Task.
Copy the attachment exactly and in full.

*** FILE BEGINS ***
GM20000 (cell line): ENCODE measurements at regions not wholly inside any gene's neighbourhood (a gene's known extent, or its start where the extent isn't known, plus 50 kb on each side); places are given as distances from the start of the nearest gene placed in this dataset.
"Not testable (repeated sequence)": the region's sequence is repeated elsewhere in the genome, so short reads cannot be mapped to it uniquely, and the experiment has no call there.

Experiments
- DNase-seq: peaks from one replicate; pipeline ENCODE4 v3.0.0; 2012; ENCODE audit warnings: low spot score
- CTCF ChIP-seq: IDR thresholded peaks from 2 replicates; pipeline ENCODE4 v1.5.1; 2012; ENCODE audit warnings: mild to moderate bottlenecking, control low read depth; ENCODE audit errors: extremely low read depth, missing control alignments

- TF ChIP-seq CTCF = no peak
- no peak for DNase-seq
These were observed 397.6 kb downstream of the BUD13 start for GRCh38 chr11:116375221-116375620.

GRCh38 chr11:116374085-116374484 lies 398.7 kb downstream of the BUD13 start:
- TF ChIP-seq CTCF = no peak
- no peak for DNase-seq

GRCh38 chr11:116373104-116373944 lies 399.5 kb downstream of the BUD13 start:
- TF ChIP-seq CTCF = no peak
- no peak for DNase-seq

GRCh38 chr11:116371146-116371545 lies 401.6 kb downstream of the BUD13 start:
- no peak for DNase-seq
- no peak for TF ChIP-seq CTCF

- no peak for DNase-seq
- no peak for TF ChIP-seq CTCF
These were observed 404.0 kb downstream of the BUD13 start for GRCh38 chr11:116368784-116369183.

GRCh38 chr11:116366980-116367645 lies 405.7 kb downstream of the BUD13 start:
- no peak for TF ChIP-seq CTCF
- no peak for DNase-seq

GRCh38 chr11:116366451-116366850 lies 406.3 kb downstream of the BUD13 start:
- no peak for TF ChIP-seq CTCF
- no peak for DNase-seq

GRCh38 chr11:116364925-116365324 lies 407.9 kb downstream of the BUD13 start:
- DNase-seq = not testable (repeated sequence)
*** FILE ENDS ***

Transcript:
GM20000 (cell line): ENCODE measurements at regions not wholly inside any gene's neighbourhood (a gene's known extent, or its start where the extent isn't known, plus 50 kb on each side); places are given as distances from the start of the nearest gene placed in this dataset.
"Not testable (repeated sequence)": the region's sequence is repeated elsewhere in the genome, so short reads cannot be mapped to it uniquely, and the experiment has no call there.

Experiments
- DNase-seq: peaks from one replicate; pipeline ENCODE4 v3.0.0; 2012; ENCODE audit warnings: low spot score
- CTCF ChIP-seq: IDR thresholded peaks from 2 replicates; pipeline ENCODE4 v1.5.1; 2012; ENCODE audit warnings: mild to moderate bottlenecking, control low read depth; ENCODE audit errors: extremely low read depth, missing control alignments

- TF ChIP-seq CTCF = no peak
- no peak for DNase-seq
These were observed 397.6 kb downstream of the BUD13 start for GRCh38 chr11:116375221-116375620.

GRCh38 chr11:116374085-116374484 lies 398.7 kb downstream of the BUD13 start:
- TF ChIP-seq CTCF = no peak
- no peak for DNase-seq

GRCh38 chr11:116373104-116373944 lies 399.5 kb downstream of the BUD13 start:
- TF ChIP-seq CTCF = no peak
- no peak for DNase-seq

GRCh38 chr11:116371146-116371545 lies 401.6 kb downstream of the BUD13 start:
- no peak for DNase-seq
- no peak for TF ChIP-seq CTCF

- no peak for DNase-seq
- no peak for TF ChIP-seq CTCF
These were observed 404.0 kb downstream of the BUD13 start for GRCh38 chr11:116368784-116369183.

GRCh38 chr11:116366980-116367645 lies 405.7 kb downstream of the BUD13 start:
- no peak for TF ChIP-seq CTCF
- no peak for DNase-seq

GRCh38 chr11:116366451-116366850 lies 406.3 kb downstream of the BUD13 start:
- no peak for TF ChIP-seq CTCF
- no peak for DNase-seq

GRCh38 chr11:116364925-116365324 lies 407.9 kb downstream of the BUD13 start:
- DNase-seq = not testable (repeated sequence)